Maria Campbell, O.C., Cree-Métis writer, playwright, filmmaker, scholar, teacher and elder (born 26 April 1940 in Park Valley, SK). Campbell’s memoir Halfbreed (1973) is regarded as a foundational piece of Indigenous literature in Canada for its attention to the discrimination, oppression and poverty that some Métis women (and Indigenous people, in general) experience in Canada. Campbell has authored several other books and plays, and has directed and written scripts for a number of films. As an artist, Campbell has worked with Indigenous youth in community theatre and advocated for the hiring and recognition of Indigenous people in the arts. She has mentored many Indigenous artists during her career.
Métis writer Maria Campbell is best known for her important memoir, Half-breed which initiated a rebirth of Indigenous literature in Canada. She was made an Officer of the Order of Canada in 2008. Campbell was born in 1940 in northwestern Saskatchewan on a trapline and grew up in a road-allowance community.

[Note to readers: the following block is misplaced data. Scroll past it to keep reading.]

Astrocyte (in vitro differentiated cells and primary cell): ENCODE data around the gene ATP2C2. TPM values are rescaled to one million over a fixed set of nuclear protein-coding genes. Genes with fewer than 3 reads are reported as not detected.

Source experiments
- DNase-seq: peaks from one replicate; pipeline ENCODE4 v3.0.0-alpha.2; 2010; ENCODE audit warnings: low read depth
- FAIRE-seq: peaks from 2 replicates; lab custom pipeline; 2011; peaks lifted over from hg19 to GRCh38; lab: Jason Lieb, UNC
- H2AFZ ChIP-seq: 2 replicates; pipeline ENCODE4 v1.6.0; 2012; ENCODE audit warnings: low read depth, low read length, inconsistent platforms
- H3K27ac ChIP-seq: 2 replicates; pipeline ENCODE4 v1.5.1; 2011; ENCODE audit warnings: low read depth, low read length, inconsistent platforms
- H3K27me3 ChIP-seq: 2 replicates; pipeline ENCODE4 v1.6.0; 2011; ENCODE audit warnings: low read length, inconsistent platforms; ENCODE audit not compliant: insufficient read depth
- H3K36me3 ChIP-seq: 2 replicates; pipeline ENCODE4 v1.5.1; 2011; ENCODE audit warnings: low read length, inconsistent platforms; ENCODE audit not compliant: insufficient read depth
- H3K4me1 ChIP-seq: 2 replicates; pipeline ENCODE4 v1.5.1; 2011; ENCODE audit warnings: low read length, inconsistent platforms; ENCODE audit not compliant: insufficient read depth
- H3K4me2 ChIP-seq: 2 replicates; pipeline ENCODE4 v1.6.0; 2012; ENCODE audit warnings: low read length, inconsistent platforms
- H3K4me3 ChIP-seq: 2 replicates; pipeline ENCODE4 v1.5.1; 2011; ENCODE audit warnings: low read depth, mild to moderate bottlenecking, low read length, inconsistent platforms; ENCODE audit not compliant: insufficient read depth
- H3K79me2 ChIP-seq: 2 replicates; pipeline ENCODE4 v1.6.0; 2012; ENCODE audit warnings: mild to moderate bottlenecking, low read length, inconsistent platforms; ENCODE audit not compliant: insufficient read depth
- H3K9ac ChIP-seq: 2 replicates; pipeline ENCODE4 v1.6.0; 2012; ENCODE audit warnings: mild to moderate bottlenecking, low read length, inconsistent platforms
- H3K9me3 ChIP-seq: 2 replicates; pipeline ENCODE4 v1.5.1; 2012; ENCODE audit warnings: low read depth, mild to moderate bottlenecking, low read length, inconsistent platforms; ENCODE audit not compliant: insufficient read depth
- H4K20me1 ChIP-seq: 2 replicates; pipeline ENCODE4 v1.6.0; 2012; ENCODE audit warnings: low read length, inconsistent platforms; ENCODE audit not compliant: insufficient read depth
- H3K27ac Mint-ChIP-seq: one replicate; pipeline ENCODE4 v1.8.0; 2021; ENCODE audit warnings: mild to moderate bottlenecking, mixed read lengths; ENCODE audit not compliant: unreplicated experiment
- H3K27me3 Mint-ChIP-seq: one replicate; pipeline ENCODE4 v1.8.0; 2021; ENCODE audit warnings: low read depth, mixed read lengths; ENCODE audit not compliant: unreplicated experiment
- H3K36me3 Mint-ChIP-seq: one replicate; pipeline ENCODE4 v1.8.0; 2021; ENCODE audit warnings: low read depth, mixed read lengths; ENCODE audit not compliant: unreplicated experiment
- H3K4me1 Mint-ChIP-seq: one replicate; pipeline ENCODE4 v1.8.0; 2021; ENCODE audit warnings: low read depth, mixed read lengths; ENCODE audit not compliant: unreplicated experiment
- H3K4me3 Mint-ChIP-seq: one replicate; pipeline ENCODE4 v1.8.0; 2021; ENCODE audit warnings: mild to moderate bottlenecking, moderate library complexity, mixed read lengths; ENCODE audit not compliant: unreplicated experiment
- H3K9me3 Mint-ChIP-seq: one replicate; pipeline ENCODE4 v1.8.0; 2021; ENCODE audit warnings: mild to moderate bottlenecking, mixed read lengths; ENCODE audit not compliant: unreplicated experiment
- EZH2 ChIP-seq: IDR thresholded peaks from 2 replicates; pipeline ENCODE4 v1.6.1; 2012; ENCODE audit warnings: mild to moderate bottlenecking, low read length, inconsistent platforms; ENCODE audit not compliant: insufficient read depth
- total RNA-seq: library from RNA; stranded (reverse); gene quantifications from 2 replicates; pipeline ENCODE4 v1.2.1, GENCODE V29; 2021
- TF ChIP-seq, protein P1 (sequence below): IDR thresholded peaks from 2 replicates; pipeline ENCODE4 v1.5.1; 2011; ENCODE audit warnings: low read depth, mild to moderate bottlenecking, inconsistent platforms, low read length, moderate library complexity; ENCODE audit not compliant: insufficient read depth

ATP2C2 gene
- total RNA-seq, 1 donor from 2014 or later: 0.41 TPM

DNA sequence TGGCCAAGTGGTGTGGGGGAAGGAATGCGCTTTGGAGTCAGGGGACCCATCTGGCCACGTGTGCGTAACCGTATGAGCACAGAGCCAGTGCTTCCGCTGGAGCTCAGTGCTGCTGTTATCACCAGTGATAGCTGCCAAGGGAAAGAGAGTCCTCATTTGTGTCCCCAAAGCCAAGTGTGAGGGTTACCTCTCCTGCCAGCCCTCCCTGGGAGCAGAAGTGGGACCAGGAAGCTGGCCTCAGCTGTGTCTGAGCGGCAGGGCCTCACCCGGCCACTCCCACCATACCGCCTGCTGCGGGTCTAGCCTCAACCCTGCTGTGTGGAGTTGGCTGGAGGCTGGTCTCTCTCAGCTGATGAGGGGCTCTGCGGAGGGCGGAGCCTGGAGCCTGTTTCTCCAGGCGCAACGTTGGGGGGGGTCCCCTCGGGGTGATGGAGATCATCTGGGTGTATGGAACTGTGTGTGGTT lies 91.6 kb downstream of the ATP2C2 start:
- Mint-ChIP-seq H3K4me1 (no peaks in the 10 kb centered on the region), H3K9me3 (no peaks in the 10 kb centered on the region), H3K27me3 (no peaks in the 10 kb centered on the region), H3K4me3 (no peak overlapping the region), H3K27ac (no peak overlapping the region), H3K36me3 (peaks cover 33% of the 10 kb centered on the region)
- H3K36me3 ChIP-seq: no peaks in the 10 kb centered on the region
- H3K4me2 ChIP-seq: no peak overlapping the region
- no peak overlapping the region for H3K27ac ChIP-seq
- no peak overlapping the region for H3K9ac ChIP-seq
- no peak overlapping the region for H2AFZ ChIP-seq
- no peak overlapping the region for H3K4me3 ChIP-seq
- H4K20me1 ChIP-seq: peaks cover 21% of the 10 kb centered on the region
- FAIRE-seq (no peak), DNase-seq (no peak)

Campbell tells her story in the context of Métis culture and a forgotten history. She brings in myth and creates a distinctive voice for a people ignored by mainstream society. This book has been used as a texts in countless university and college courses across North America and translated in Europe.
Maria Campbell earned an M.A. in Native Studies from the University of Saskatchewan. She has received honourary doctorates from the University of Regina, York University, and Athabasca University. She has taught Métis history and the study of oral traditions at universities in Saskatchewan, Manitoba and Alberta. She is a visiting academic at the Centre for World Indigenous Knowledge and Research, Athabasca University. (Joseph J. Pivato, 2009)